Native animals may become injured or sick due to disease or other risks, such as being hit by a vehicle, attacked by other animals, or entangled in fencing or netting. Sickness, injury or death of native animals can often result in orphaned young.
Only licensed wildlife rehabilitation providers or registered veterinarians can take a sick, injured or orphaned native animal into care.
What to do if you find an injured, sick or orphaned animal
Responding to wildlife emergencies can be a dangerous activity and untrained responders may cause harm to themselves or the animal. You should not attempt to rescue a native animal if you don't have the proper skills. This is because:
- incorrect handling and transport methods can be stressful for the animal and lead to further injury
- animals are often situated in dangerous locations such as on powerlines or beside busy roads
- many animals can cause serious injuries and even death, for example, venomous snakes, birds of prey, adult kangaroos or koalas, or animals carrying diseases, such as flying-foxes (also called fruit bats).
Contact the Department of Primary Industries if you know or suspect that an animal has a notifiable pest or disease or if you have any suspicion or awareness of a biosecurity event.
You should only attempt to rescue a sick, injured or orphaned native animal not capable of fending for itself if it is safe for both you and the animal.
You must not, however, attempt to rescue snakes, bats, flying-foxes or marine wildlife.
If you find an injured, sick or orphaned native animal:
- you should contact a professional as listed below for help
- you should follow any instructions given by a professional you've contacted for help
- you are not allowed to keep it as a pet – possessing or rehabilitating a native animal without an authority is illegal under the Biodiversity Conservation Act 2016 and can lead to prosecution.
Who you can contact for help
If you find injured, sick or orphaned native wildlife, you can contact either of the following for help:
- a licensed wildlife rescue and rehabilitation group in the local area or, if it is a marine animal, a group who can help with an injured or sick marine animal.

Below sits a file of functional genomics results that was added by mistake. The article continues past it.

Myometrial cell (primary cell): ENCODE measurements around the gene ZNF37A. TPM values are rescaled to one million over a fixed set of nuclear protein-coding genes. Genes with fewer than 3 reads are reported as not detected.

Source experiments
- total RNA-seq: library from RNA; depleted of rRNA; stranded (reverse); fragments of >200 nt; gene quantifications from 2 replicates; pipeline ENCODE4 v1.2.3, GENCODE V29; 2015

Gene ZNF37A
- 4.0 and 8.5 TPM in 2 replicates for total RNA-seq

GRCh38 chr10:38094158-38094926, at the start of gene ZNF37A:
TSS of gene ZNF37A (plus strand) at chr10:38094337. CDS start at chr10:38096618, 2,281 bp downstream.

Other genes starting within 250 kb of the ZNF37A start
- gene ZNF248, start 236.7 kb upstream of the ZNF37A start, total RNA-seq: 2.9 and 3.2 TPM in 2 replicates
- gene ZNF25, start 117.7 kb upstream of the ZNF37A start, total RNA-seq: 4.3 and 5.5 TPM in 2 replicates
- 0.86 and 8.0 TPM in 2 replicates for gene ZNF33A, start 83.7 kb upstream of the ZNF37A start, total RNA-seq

- the nearest vet in the local area.
- the nearest National Parks area office.
For non-native species, contact the RSPCA or a vet.
Provide the respondent with as much information as possible about the native animal's location. The respondent will then arrange for a trained rehabilitator to rescue the animal.
If possible, you should stay with the animal until a rehabilitator arrives. There are some things you can do while waiting for a rehabilitator as listed below but follow any instructions if they have been provided to you by the respondent.
While waiting for a rescuer or taking an animal to a wildlife rehabilitator or veterinarian
If it is safe for both you and the animal, here are some things you can do.
- Cover the animal with a towel or blanket.
- Try to keep the animal calm and safe by placing it in a cardboard box or covered cage if you are able. Ensure the box or cage is secure so the animal can't escape.
- Put the box in a quiet undisturbed dark place and do not offer any food or water unless advised by a vet or wildlife rescuer.
- If it is an orphaned young animal or a bird, it will need to be kept warm.
- Keep any pets and people well away from the area to reduce stress from sight, noise or handling.
How to get involved
If you want to volunteer to rescue and rehabilitate native animals, you can join a wildlife rehabilitation group and take the training required to care for sick or injured native animals so they can be returned to the wild.